Vanishing Points: Explorations in Architecture and Identity

March 23 – May 5, 2012
Spring Gallery Night Reception: Friday, April 20th from 5 – 9pm with a gallery talk by Michael Banning at 7pm.

Michael Banning, a painter from Chicago, Morgan Craig, a painter from Philadelphia, PA and Mark Slankard, a photographer from Rocky River, Ohio, will be taking a look at urban environments from the perspective of growth and decay.

A building is a construct containing culture, identity and history within an architectural space.  Banning, Craig and Slankard approach architecture viscerally, allowing the viewer to experience the positive and negative spaces that time, weather and human activity has created in the urban landscapes portrayed.

Banning’s realistic paintings evoke historical markers, capturing a moment in the life of a building; containing dates, names, times; lacking individual figures, but incorporating a human presence.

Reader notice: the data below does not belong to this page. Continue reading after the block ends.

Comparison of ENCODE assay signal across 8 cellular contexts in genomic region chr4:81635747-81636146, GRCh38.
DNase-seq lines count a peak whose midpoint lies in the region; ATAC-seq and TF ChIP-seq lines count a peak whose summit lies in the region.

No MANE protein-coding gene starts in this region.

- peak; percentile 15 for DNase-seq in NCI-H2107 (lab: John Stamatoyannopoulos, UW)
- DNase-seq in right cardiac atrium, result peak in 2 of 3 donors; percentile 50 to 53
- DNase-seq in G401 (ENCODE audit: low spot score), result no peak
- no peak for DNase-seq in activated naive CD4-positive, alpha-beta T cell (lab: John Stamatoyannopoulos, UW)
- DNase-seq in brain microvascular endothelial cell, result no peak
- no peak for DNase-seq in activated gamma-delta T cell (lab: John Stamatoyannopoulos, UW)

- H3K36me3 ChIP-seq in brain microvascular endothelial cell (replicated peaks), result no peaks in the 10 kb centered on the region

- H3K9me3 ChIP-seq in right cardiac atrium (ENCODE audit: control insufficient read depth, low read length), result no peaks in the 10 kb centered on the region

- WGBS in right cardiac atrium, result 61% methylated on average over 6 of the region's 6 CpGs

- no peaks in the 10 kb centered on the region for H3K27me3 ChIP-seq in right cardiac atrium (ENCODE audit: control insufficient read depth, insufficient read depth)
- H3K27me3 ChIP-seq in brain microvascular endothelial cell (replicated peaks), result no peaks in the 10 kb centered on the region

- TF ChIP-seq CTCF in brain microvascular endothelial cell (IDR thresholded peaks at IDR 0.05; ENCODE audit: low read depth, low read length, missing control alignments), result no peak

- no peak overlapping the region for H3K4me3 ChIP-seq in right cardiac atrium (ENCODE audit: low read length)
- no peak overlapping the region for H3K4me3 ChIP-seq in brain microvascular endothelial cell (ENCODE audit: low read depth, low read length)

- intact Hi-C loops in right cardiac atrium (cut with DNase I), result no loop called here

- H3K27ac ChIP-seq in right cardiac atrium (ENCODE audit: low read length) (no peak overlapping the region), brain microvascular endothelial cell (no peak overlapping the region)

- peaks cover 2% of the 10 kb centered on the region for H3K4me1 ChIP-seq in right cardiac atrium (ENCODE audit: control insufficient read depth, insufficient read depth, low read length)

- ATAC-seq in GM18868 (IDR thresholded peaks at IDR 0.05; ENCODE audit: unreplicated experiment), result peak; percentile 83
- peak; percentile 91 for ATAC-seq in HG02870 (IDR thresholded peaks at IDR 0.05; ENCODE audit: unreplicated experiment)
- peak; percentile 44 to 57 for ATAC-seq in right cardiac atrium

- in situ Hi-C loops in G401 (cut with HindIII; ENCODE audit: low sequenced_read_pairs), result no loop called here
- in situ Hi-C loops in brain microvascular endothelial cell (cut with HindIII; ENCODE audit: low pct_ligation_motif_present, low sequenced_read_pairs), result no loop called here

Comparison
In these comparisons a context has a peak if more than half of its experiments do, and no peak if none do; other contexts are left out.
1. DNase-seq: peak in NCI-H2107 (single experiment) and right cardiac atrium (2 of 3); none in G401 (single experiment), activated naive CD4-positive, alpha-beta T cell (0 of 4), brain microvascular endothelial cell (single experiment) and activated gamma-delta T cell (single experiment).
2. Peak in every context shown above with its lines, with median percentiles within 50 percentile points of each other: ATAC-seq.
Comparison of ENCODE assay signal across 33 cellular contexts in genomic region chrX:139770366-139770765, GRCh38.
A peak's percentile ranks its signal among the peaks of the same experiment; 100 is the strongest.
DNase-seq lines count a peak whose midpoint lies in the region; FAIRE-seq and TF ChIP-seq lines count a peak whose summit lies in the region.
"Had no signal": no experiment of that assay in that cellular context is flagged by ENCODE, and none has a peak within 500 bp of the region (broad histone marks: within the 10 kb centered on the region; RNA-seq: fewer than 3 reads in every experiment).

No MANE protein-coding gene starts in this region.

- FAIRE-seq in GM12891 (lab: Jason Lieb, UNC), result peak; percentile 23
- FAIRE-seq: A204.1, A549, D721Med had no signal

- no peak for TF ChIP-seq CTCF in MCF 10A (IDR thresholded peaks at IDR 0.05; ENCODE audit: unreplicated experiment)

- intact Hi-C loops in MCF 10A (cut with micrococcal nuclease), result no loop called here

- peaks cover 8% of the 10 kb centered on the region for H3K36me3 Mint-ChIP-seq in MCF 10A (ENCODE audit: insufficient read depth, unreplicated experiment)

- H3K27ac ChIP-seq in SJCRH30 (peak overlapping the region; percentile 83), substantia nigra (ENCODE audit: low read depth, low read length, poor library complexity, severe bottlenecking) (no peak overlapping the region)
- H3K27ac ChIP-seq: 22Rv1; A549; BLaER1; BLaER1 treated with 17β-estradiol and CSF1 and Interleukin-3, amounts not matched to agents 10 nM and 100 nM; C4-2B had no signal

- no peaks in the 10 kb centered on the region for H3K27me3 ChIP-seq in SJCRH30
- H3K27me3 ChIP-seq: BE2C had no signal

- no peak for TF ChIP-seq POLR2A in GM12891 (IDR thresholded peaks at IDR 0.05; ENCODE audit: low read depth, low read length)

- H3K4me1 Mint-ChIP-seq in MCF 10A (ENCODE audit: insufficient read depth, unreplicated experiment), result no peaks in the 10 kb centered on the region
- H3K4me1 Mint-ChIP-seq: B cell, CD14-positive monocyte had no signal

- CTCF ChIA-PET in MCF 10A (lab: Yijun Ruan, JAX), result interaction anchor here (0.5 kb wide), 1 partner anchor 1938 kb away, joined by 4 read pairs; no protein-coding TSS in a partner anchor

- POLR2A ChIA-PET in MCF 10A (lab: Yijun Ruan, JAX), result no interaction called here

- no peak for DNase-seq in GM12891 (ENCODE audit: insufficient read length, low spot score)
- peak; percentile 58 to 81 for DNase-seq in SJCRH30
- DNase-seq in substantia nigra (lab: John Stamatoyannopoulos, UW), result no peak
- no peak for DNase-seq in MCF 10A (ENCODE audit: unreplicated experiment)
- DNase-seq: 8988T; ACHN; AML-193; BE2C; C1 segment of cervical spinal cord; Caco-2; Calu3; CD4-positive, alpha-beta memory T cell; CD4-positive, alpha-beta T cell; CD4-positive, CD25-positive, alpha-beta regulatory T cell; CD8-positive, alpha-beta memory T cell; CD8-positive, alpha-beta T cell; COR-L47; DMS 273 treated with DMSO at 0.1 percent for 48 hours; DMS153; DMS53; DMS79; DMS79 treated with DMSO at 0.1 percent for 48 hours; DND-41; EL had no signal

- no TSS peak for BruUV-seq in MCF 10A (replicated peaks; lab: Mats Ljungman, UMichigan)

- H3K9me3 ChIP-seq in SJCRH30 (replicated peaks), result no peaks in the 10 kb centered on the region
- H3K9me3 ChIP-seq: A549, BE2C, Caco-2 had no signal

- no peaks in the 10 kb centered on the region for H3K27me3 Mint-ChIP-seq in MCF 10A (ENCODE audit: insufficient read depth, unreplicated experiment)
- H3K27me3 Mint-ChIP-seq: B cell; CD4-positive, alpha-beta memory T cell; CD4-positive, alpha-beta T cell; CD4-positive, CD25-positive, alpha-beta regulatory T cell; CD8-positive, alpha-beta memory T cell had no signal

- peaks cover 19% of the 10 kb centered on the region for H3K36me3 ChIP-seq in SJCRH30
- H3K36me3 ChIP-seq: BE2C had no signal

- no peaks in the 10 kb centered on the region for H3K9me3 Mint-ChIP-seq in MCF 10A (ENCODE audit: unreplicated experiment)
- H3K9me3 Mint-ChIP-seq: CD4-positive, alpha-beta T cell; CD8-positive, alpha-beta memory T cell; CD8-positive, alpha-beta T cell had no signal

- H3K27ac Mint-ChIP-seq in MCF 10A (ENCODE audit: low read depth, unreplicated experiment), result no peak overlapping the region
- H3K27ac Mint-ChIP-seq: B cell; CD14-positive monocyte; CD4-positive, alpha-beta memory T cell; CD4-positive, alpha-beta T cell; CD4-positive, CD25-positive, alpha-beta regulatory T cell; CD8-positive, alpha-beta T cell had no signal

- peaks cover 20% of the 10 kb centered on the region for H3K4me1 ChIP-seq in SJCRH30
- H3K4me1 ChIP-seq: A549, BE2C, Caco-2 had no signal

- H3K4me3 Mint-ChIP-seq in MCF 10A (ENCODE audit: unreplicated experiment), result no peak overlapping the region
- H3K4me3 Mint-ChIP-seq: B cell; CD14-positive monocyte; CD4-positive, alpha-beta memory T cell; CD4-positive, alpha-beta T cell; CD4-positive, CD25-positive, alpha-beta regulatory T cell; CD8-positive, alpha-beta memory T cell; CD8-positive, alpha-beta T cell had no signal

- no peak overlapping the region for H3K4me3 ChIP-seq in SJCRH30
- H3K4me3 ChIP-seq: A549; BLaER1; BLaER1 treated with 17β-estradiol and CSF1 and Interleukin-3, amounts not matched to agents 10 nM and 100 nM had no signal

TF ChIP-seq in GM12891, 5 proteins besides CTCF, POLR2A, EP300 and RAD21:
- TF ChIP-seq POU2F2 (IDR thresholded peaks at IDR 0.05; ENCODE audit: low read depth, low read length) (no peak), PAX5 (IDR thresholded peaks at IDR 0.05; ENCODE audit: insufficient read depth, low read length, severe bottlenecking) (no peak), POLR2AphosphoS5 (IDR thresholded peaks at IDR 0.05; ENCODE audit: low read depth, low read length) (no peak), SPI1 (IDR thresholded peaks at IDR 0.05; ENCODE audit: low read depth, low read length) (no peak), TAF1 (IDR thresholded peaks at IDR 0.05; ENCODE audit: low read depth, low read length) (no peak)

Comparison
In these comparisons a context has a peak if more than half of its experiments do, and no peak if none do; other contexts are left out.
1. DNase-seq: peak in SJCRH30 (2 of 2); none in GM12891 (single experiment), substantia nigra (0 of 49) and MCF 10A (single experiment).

In Craig’s large-scale paintings, one or two colors often dominate, setting a tone to the abandoned scenery.  Objects painted in saturated yellows seem to absorb the light, while warm, soft ochres and cool, diluted cerulean blues provide the emptiness of the environments with a certain vibrancy, a remnant of the energy the spaces once possessed.

Slankard’s imagery of an expanding suburban Turkey creates dissonance between completed structures, partial constructions, and the natural landscape.  It’s as if the whole environment feels incomplete: the photographs appear fragmented, each building seeming to possess its own space, as distinct from the grass, trees and sky that surround it.

Michael Banning, “Industrial Structure – Port of Milwaukee”, 2010, Oil on Panel, 17” x 22”


Mark Slankard, "Ruin with New Development", Baglica Ankara, Archival Pigment-Dye Print, 30" x 44", 2008

Morgan Craig, Oil on Linen

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